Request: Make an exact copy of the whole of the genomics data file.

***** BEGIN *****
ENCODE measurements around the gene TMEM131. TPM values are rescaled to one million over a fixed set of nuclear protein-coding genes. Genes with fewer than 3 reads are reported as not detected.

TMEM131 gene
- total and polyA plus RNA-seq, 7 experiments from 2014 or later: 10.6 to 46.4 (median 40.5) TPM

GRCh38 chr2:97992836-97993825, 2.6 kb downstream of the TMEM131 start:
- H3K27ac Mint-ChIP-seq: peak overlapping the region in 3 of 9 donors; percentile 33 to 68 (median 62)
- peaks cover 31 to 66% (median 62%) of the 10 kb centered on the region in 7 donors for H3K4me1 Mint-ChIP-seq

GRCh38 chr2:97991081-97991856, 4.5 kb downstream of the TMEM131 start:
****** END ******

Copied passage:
ENCODE measurements around the gene TMEM131. TPM values are rescaled to one million over a fixed set of nuclear protein-coding genes. Genes with fewer than 3 reads are reported as not detected.

TMEM131 gene
- total and polyA plus RNA-seq, 7 experiments from 2014 or later: 10.6 to 46.4 (median 40.5) TPM

GRCh38 chr2:97992836-97993825, 2.6 kb downstream of the TMEM131 start:
- H3K27ac Mint-ChIP-seq: peak overlapping the region in 3 of 9 donors; percentile 33 to 68 (median 62)
- peaks cover 31 to 66% (median 62%) of the 10 kb centered on the region in 7 donors for H3K4me1 Mint-ChIP-seq

GRCh38 chr2:97991081-97991856, 4.5 kb downstream of the TMEM131 start: